## Loading...

# Tubing Tens - Cool Off with an Imaginary River Adventure

Lesson 1 of 11

## Objective: Students will write skip counting patterns and a simple story multiplication problems in which 10 is a factor. Lesson updated 7/24/15.

#### Opener

*5 min*

I open this lesson by telling students we are working on stories...multiplication stories, that is, in which ten is a factor. Together we count by tens. After that "brain warm up", I call on students to give me the products of the ten facts, out of order.

I point out that they don't need to use their fingers, or even count by tens to get to their answer, as multiples of ten have the other factor in their name (except for twenty). Nine - ninety, and so on.

Today, students will be counting up using the other factor (two through nine) in the equation and use pictures to help them skip count by these numbers. They can easily check their answer by flipping (commutative) the problem around.

*expand content*

#### Guided Practice

*40 min*

Our adventure into facts with tens begins with some travel, as I show the students Tubing Tens: River Adventure and Basic Multiplication Activity. This is a Powerpoint in which people are tubing in different rivers across the United States.

For each example, students write the multiplication equation, skip count together, and (optional) write a short story sentence or draw a picture to represent the equation.

The students will use this page as a reference when they create their own version of a tubing story tomorrow.

If you would like to avoid having students draw out the tubes, the extra support resource here can be used. It eliminates drawing the tubes, but the students are still drawing the objects. Another more heavily scaffolded version has the objects inserted as well.

*expand content*

#### Wrap-up

*5 min*

Following our shared river adventure, I bring students back to restate what today's objective was, by having the students tell it to each other.

Then, ask them to count by 10's to 100, forwards and backwards. Using their papers, pick a few other numbers to assist them, students next skip count by other numbers (e.g., 3, 4, and 7). This is an important step, and there are many ways throughout the day that students can practice skip counting these numbers that are less frequently taught and practiced.

Remind students tomorrow that they will be creating their own Tubing Tens story.

*expand content*

For homework, I have students write and solve 3 simple story problem in which ten is a factor.

*expand content*

*Responding to Rebecca Charvoz*

Rebecca,

If you were viewing the PowerPoint directly off the CC Better Lesson site, it only shows the slide previews up until the 25th slide. ** In order to view all 37 slides, the PowerPoint needs to be downloaded.** The button for this is on the immediate right when one is viewing any resource on the CCBL site. So, the final three rivers are in the PowerPoint (phew!) but cannot be viewed unless the resource is downloaded.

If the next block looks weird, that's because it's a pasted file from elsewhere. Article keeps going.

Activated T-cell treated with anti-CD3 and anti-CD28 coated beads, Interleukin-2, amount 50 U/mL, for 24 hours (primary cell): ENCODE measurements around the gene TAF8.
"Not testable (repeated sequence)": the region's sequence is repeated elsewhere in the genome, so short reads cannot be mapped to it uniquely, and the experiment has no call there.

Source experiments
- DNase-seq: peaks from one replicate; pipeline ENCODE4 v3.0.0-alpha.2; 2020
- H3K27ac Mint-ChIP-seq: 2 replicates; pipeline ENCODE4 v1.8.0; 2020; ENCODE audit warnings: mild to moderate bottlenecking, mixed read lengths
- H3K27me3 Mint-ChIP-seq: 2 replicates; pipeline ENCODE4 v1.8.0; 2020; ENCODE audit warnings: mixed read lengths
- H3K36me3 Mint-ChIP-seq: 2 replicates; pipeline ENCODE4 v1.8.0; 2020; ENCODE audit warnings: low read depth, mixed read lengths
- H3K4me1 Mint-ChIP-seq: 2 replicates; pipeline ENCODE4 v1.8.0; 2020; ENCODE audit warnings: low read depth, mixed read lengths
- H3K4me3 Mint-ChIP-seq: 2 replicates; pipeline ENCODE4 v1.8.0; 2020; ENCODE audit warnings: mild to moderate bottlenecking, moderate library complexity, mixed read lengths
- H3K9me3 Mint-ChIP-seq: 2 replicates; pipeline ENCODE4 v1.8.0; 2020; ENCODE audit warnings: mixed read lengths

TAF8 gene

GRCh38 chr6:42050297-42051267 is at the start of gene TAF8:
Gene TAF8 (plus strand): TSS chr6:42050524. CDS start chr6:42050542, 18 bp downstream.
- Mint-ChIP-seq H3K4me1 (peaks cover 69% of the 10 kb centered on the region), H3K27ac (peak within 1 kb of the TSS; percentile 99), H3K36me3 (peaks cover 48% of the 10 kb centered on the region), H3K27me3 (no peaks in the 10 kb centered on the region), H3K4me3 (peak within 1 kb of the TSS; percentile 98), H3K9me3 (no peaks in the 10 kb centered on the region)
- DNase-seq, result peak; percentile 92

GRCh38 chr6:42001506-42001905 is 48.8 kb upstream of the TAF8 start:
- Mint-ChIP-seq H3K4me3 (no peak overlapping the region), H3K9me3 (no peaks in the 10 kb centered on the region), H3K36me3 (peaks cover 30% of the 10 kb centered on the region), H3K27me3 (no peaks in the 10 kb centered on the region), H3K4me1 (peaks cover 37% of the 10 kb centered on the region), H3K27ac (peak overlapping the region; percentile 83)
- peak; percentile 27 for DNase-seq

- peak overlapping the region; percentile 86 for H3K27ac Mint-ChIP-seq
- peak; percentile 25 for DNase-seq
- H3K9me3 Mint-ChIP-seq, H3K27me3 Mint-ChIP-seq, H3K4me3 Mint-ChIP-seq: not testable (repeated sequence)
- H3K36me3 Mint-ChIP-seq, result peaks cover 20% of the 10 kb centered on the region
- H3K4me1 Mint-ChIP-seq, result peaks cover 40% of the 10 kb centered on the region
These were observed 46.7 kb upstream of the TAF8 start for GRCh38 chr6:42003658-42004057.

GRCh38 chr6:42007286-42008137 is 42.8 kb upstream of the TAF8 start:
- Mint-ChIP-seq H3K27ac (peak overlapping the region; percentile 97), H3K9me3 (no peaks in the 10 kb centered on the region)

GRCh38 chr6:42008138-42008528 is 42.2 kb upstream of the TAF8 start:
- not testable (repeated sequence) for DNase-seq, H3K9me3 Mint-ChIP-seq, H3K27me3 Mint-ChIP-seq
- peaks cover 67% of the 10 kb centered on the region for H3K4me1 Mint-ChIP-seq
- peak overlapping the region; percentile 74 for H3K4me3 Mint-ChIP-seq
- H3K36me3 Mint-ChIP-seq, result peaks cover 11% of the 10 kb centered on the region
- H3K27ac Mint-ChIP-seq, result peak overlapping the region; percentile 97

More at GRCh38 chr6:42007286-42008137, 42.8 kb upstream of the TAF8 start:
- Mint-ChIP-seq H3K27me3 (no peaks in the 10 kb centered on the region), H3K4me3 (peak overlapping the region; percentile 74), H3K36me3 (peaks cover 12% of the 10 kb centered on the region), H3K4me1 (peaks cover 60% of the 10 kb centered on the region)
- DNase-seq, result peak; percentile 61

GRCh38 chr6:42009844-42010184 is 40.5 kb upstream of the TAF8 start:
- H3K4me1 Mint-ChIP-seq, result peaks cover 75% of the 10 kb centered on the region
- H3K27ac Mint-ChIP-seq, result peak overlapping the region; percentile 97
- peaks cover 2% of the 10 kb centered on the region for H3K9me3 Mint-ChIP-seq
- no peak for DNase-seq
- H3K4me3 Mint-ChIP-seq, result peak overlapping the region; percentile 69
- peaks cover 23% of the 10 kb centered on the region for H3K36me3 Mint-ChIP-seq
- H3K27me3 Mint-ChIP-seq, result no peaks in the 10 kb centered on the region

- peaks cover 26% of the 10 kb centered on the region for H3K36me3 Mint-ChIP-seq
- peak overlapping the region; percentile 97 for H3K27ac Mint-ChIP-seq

*Responding to Rebecca Charvoz*

Rebecca,

I really appreciate the specific feedback! Thanks so much for taking the time. I will go into the lesson soon to fix the issue w/the final four rivers. I'm glad you let me know!

Best wishes,

Jennifer

| 4 years ago | Reply

Jennifer,

I just went on this river adventure with my students! What a wonderful way to teach ten as a factor.

My students were engaged and focused. I used the scaffolded graphic sheet of tubes and supplies. I had my students do the "count by" or skip counting and write the number under each tube as they went. Then I asked them "since it is difficult for us to count by sixes, is there another way to solve 10 x 6? then we counted by tens instead. Seeing the tubes of six shirts in each tube was necessary for my third graders to visualize the actual story (10 girls, 6 shirts.) But then they used what they know about the factor of ten and simply counted by ten , six times.

I did have a problem viewing the last four rivers on your power point though. Not sure if I was doing something wrong. I just cut off the last 4 rivers on the graphic organizers. Turns out the length of my time was perfect for only the first six rivers anyway!

I am excited to view your other lessons on this site!

Thanks for sharing your creative ideas!

Rebecca

Sandpoint, Idaho

| 4 years ago | Reply*expand comments*

##### Similar Lessons

###### Naming Arrays

*Favorites(17)*

*Resources(16)*

Environment: Suburban

###### Multiplication Models and Structure

*Favorites(5)*

*Resources(15)*

Environment: Urban

Environment: Urban

- UNIT 1: 1st Week: Getting to Know Each Other Through Graphs
- UNIT 2: Addition and Subtraction
- UNIT 3: Multiplication
- UNIT 4: Introduction to Basic Division
- UNIT 5: Division in Context
- UNIT 6: Time
- UNIT 7: Rounding
- UNIT 8: Place Value Practice
- UNIT 9: Fractions
- UNIT 10: Math and Me: Nutrition, Health and More
- UNIT 11: Geometry in Architecture
- UNIT 12: Time Cycle 2
- UNIT 13: Patterns in Math
- UNIT 14: Area and Perimeter
- UNIT 15: Solving Mult-Step Word Problems Using the Four Operations
- UNIT 16: Musical Fractions
- UNIT 17: Volcanoes (Data Collection, Graphs, Addition & Subtraction)

- LESSON 1: Tubing Tens - Cool Off with an Imaginary River Adventure
- LESSON 2: Tubing Tens - Create a Story
- LESSON 3: African Amphibians - Review Multiplying by Ones & Twos While Learning Fun Facts About Frogs
- LESSON 4: Open Number Lines - Just the Basics
- LESSON 5: Open Number Line - Decomposed Factors
- LESSON 6: Swimming Swamp Monkeys - Using an Open Number Line to Solve Word Problems
- LESSON 7: Commutative - Concrete Representations
- LESSON 8: Fun with Four: Decomposing to Known Factors of 1, 2, and 5
- LESSON 9: Counting Clams - A Tidal Flat Adventure
- LESSON 10: Monster Math
- LESSON 11: The Video Game Model of Adding